|From Puttick et al 2018. Current Biology 28:1-13.|
Paraphyletic “bryophytes” might indeed be monophyletic bryophytes. In a recent paper, lots of transcriptome data and different types of phylogenetic analyses reveal support for bryophyte monophyly: [[[green algae [[hornworts, [liverworts, mosses]] tracheophyta]]]. The paper is:
Puttick MN et al. 2018. The Interrelationships of Land Plants and the Nature of the Ancestral Embryophyte. Current Biology 28: 1-13.This new paper provides a synthesis of many different types of data (transcriptomic amino-acids), various models and inference methods for a large sample of exemplars from algae and embryophytes (103 terminals). The main results obviously challenge the idea of a progressive elaboration of cells, biochemical pathways, and simple morphologies from an ancestor similar to liverworts towards the complex morphologies in mosses and early vascular plants. Rather it seems that the ancestral embryophyte was more complex than previously proposed, complex enough to prompt research on the possible re-interpretation of several early land plant fossils.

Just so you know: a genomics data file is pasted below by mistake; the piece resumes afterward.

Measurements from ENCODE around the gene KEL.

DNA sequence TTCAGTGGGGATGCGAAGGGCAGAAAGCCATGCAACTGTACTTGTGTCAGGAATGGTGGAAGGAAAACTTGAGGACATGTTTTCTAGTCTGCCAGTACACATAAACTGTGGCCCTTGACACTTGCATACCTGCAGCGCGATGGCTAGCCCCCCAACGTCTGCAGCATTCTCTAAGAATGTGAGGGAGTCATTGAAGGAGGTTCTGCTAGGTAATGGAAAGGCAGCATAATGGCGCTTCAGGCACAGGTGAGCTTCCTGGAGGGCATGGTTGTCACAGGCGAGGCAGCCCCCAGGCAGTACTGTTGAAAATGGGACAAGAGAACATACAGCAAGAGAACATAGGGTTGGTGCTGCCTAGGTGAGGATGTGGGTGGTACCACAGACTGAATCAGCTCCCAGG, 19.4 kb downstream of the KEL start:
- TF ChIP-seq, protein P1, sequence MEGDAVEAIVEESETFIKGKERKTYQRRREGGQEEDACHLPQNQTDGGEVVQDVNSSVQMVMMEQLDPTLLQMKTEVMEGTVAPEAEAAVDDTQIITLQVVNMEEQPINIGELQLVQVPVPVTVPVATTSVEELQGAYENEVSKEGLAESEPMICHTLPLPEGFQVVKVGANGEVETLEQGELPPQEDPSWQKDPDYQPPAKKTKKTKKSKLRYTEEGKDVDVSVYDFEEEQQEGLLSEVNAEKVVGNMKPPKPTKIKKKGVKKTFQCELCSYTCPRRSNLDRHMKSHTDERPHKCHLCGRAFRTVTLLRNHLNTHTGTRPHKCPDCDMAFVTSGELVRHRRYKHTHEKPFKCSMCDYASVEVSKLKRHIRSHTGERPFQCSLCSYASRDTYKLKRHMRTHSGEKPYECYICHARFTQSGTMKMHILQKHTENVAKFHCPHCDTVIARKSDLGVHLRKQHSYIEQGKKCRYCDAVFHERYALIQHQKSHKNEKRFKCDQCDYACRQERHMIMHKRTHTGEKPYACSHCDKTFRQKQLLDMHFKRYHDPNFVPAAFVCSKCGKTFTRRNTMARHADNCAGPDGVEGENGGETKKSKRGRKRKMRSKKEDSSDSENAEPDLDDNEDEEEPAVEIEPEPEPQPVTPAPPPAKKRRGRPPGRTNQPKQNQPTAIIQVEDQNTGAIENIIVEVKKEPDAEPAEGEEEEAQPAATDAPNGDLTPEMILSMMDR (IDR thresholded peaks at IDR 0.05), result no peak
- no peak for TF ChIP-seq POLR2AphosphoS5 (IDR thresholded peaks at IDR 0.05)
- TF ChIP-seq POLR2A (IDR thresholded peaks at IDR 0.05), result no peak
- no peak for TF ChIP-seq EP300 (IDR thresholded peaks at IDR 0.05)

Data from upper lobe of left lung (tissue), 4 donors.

|@E. De Luna|
For the last 25 years I have been so comfortable with the idea that “bryophytes” are not monophyletic. I learned that mosses are sisters to vascular plants, then hornworts sisters to both, and liverworts are placed at the base of phylogeny of land plants. This is the phylogeny of Embryophytes presented at the Tree of Life web project web site as a summary of available knowledge (http://tolweb.org/Embryophytes/20582 accessed June 13, 2018).
|From Bowman JL et al 2017. Cell 171: 287-304|